In IBM's Qiskit online simulator, we have the (non-reversible) ability to set a specific qubit to $| 0\rangle$. This is convenient but I'm left confused as to what happens to the elements of the statevector. The amplitudes must go somewhere so the probability is conserved, and I imagined at first that the 0 component for each 'Hadamard pair' absorbs the missing amplitude. But this does not take the phase into account.

What happens in the simulator when we set a qubit to $|0\rangle$?


1 Answer 1


Applying a reset to a qubit is equivalent to measuring it, and then applying a bit flip to it conditioned on the measurement result.

def reset(qubit):
    if measure(qubit) == ON:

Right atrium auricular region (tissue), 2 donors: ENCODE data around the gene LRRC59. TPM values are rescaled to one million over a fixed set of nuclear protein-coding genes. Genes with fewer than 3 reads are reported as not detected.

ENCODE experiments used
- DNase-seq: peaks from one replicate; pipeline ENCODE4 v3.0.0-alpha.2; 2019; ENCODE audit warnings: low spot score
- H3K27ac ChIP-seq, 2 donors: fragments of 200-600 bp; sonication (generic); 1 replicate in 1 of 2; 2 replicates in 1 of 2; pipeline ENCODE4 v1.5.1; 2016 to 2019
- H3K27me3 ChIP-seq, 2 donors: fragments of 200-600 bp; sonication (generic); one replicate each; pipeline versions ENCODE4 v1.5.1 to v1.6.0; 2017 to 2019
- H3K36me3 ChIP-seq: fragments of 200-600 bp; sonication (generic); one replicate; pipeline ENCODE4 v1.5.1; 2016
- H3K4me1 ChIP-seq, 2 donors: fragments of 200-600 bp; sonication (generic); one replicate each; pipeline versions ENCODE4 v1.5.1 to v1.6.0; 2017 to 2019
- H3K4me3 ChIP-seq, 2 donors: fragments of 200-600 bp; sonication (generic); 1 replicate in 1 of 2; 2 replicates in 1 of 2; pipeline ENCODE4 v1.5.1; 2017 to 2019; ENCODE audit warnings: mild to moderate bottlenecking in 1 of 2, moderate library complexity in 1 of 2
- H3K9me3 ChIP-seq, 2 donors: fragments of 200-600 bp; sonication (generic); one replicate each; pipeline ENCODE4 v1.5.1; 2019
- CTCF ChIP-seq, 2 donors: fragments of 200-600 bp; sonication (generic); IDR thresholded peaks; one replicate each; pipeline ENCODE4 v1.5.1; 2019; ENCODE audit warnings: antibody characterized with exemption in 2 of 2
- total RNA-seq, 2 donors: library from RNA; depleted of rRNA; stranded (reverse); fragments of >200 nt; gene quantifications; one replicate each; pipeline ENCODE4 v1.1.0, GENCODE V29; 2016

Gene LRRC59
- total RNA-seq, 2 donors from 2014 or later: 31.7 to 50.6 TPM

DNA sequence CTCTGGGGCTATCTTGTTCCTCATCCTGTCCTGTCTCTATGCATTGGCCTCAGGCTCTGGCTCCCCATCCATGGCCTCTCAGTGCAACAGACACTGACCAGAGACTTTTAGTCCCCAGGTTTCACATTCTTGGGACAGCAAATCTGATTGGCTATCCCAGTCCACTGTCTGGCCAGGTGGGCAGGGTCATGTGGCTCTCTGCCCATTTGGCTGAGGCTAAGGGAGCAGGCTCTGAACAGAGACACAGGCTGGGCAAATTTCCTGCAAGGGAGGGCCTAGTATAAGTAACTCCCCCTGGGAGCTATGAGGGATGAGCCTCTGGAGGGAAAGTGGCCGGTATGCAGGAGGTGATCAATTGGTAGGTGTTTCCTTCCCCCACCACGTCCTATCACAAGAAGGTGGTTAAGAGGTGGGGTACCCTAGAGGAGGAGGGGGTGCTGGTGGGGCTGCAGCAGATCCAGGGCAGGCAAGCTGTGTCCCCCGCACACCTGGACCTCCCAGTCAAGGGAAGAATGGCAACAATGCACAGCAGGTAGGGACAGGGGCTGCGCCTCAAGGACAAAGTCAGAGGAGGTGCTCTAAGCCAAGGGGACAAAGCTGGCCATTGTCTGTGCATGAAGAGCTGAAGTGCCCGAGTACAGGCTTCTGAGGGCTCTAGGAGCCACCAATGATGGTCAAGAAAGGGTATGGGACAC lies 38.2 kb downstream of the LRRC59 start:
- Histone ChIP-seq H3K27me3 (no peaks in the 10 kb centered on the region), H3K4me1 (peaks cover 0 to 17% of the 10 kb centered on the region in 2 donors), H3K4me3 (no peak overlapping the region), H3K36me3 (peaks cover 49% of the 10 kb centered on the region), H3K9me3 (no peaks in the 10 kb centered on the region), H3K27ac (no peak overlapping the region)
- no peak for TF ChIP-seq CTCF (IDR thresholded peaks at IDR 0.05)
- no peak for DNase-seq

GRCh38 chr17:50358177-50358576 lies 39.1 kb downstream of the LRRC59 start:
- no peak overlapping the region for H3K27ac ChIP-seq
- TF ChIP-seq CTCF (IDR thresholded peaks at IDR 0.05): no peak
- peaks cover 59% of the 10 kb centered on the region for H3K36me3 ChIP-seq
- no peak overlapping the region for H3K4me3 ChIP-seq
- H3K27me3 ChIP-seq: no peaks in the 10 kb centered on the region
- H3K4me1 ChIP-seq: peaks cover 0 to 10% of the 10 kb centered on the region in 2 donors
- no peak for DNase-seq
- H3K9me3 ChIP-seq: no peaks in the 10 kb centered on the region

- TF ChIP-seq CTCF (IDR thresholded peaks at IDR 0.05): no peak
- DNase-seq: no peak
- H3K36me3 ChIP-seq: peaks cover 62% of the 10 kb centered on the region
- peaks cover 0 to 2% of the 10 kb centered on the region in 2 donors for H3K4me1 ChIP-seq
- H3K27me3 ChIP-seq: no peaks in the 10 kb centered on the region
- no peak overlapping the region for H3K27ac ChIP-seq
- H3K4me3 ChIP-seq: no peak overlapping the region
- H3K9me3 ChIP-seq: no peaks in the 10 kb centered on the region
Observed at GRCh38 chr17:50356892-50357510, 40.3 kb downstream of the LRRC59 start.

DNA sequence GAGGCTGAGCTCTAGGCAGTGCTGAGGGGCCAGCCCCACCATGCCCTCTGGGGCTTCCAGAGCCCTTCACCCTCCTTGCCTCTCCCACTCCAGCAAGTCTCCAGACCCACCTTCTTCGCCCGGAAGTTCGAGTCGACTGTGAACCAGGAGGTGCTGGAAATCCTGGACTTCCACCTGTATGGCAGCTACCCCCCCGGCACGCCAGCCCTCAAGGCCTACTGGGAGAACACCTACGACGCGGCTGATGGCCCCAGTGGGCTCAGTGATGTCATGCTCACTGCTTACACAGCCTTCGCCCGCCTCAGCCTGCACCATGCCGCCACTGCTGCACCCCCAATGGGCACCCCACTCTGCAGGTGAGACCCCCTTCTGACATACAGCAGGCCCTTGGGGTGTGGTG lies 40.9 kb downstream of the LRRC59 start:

For example, in this Quirk circuit, you can see that the post-reset state matches the state you'd get when conditioning on a measurement-via-ancilla+bit-flip of the target qubit:

enter image description here

An equivalent reset, but perhaps more "physically accurate", is to swap the qubit for a fresh ancilla, then discard the ancilla.

def reset(qubit):
    ancilla = new_zero_qubit()
    swap(ancilla, qubit)
  • $\begingroup$ Perfect, thank you! Are there instances where these results would give states which differ by a global phase (In my attempts to implement an ancillary qubit reset, I succeed in most cases, but in some am off by a global phase of $\pi$ when compared to IBM)? $\endgroup$
    – Craig
    Jan 10, 2022 at 4:11
  • 1
    $\begingroup$ Global phase is unobservable so that doesn't matter. $\endgroup$ Jan 10, 2022 at 5:49

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